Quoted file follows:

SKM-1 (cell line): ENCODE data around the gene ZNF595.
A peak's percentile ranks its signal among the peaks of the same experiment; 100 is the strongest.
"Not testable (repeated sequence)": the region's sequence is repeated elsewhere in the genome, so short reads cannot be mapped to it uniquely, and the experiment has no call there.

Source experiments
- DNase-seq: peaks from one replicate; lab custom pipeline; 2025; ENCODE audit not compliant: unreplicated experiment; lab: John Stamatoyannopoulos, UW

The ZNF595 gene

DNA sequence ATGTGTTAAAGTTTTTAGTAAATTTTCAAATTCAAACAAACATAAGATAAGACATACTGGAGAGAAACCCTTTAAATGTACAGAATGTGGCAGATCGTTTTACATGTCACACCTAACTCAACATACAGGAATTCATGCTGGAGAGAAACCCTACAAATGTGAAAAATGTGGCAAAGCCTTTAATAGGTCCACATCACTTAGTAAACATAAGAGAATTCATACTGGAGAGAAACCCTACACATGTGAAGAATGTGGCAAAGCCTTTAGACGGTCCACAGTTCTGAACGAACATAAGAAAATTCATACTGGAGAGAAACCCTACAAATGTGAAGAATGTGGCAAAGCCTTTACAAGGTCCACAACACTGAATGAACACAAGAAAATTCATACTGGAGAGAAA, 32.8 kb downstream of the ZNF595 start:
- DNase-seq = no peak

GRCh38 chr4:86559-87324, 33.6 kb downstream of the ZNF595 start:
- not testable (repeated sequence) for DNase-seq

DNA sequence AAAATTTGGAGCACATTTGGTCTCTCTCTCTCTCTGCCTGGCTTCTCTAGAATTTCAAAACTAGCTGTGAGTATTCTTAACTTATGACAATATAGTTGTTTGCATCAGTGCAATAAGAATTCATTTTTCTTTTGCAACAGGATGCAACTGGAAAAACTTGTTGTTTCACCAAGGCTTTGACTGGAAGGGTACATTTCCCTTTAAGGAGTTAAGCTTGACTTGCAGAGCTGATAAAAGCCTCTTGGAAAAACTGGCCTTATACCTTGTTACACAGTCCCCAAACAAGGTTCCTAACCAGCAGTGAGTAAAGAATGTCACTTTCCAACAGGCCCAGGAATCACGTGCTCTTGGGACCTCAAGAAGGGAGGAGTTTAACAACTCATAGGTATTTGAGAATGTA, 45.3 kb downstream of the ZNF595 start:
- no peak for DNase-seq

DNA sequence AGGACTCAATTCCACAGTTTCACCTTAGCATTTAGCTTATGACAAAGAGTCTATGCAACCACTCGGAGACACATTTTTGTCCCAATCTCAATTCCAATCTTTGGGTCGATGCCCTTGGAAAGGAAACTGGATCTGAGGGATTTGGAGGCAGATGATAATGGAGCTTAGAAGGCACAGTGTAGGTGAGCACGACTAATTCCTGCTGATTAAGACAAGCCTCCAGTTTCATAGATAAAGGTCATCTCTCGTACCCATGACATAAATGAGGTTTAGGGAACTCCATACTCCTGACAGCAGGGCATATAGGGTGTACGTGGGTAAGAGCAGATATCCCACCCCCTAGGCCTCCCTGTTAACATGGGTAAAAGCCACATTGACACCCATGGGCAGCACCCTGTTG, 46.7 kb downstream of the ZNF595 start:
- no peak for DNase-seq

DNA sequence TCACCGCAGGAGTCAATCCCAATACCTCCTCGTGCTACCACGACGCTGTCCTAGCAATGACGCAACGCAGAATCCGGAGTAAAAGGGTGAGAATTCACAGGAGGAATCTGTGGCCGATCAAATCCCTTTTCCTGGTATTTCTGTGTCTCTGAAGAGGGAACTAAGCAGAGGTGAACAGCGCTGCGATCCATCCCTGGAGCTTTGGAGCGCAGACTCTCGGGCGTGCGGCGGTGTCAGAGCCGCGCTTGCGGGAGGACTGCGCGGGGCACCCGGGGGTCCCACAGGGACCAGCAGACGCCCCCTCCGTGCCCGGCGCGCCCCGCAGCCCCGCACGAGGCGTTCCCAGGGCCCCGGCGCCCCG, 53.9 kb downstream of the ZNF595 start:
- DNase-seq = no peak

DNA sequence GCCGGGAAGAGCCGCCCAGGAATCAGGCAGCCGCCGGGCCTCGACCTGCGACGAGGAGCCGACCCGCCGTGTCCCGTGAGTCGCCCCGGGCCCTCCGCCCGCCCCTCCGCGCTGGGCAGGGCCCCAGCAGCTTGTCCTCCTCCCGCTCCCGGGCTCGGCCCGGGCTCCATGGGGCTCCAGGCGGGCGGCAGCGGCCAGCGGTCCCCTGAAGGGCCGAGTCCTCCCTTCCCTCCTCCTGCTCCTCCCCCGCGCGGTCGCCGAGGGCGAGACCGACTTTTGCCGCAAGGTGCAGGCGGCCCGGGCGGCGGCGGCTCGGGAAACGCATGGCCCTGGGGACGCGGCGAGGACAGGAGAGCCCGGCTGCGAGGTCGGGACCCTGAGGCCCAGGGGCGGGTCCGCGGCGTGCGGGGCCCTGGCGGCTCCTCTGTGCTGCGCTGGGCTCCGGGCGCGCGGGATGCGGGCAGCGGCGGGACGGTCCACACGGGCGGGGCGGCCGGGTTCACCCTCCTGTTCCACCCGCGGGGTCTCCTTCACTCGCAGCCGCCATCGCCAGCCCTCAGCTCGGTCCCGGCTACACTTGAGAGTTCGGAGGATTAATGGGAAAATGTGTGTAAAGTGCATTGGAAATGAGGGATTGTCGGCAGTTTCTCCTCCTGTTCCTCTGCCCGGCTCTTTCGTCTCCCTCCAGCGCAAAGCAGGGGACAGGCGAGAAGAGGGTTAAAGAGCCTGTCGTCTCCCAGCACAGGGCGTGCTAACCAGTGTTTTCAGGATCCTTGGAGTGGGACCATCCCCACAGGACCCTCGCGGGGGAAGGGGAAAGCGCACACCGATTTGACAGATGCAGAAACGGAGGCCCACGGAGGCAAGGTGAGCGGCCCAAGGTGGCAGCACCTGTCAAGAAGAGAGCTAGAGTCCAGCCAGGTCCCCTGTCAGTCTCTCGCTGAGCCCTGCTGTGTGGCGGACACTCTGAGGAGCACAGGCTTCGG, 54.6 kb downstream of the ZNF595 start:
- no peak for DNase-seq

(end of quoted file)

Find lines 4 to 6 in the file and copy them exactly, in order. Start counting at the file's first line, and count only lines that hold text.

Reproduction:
Source experiments
- DNase-seq: peaks from one replicate; lab custom pipeline; 2025; ENCODE audit not compliant: unreplicated experiment; lab: John Stamatoyannopoulos, UW

The ZNF595 gene